An ultra classic mini alpine climb. It combines ice, rock and snow, all at a moderate grade and high quality. Several waterfall ice pitches, WI3, lead to snow gullies and rock bands, 5.7 with many options higher up to add more rock pitches of varying difficulties. With snow fall, the rock section can be quite challenging. This climb is a great experience for those who want a taste of winter alpine climbing, covering a lot of different terrains in a somehow short route.
From Canmore, drive east toward Calgary on Highway 1A, and park in a paved lot on the South side of the Highway 1.7 kilometers east of the Continental Lime Plant. Cross the Highway to a gated travel road that accesses the dump, and walk up the road about 100 meters until a full fence gate. Follow a good trail to the right, and along the outside of the fence to the NE corner of the dump, then turn left and continue along the north boundary of the fence to the NW corner, where the trail continues through the trees towards the large gully. There is unfortunately a ton of garbage in this area due to wind blowing the crap out of the dump. Follow cairns up to treeline and continue up a boot path up the base of the ice which is always a good WI3 flow to start the route.
Do not drive up to the road even if the gate is open as you will likely get towed or the gate closed behind you (the gate closes at 4:30 in the afternoon).
Follow 100 meters of easy angled snow and ice to a 25 meter ice fall and climb the WI3 ice. Make an anchor in the ice at the top to belay anyone. Most parties solo this ice, as well as all the subsequent ice on the route since it is mostly WI1 and 2. Continue up the canyon past a couple short ice steps, to where it opens up into a huge bowl. Turn left here, past another WI2 step, and ascent to the right end of the first rock band. The left facing crack is a good 30 meter pitch averaging 70-80 degrees in steepness. The slab offers many features to climb on and I felt the difficulty wasn't greater than 5.6. A good tree anchor is found at the top of the pitch. Just beyond is a short 10 foot 4th class scramble to where it opens up again into a large boulderfield. Pass a double bolt rappel anchor on a large boulder, and scramble up the talus, trending right towards the long sweeping ledge leading northward. See the route topo below for the options on the upper face. Choose your finish and once you reach the ridge between Loder Peak and Goat Mountain, walk the ridge south to the summit of Loder Peak.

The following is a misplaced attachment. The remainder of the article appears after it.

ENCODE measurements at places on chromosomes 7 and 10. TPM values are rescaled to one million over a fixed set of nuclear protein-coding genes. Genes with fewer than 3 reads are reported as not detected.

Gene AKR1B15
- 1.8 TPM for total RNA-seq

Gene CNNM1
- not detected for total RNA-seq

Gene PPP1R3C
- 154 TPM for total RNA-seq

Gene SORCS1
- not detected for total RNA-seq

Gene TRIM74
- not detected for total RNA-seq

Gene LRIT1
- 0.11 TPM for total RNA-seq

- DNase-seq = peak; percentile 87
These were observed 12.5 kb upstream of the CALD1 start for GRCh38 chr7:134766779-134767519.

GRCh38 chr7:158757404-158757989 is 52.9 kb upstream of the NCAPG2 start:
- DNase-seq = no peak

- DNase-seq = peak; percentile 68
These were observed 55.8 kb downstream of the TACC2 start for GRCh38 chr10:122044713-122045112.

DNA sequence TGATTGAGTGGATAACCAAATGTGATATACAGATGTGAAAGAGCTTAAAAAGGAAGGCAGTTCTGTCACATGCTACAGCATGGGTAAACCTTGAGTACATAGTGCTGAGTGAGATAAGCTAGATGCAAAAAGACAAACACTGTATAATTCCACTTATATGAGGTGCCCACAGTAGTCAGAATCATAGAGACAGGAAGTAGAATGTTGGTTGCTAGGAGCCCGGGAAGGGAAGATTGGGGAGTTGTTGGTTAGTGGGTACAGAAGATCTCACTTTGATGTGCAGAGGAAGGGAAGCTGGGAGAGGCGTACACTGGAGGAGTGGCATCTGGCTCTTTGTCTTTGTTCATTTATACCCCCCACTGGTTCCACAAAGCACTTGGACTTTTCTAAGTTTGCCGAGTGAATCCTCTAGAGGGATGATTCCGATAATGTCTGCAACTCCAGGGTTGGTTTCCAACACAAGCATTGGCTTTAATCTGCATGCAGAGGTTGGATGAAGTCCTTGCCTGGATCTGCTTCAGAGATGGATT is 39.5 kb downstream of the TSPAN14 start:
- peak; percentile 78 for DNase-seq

For the descent, after reaching the summit of Loder Peak, most people will opt to follow the southwest ridge directly to the 1A highway which will take roughly 2 hours. With your big boots on, this will frankly suck, as you will then have to walk the highway an additional 1.2 miles back to the trailhead. If no one is climbing below you, you may decide to rappel the route, which is not too bad but double ropes will be required. You will likely also have to make your own anchor to rappel the upper part of the route. An alternative descent is straight down the back of the ridge into Jura Creek, but this is a bit more difficult requiring some route finding.
-2 Ice tools
-A few ice screws
-Small cams up to BD 2"
-Small to medium nuts
-2 60 meter double ropes
Be very aware of parties above you knocking rocks down. We did the route as the last party on a beautiful Sunday with at least 12 other people on the route that day. We also descended the route afterwards. Needless to say, my eyes were always watching above me.
Car camping is common at the trailhead, and at many other pullouts along Highway 1A. Better to sleep in your car than put up a tent though. No permits or fees required to climb here.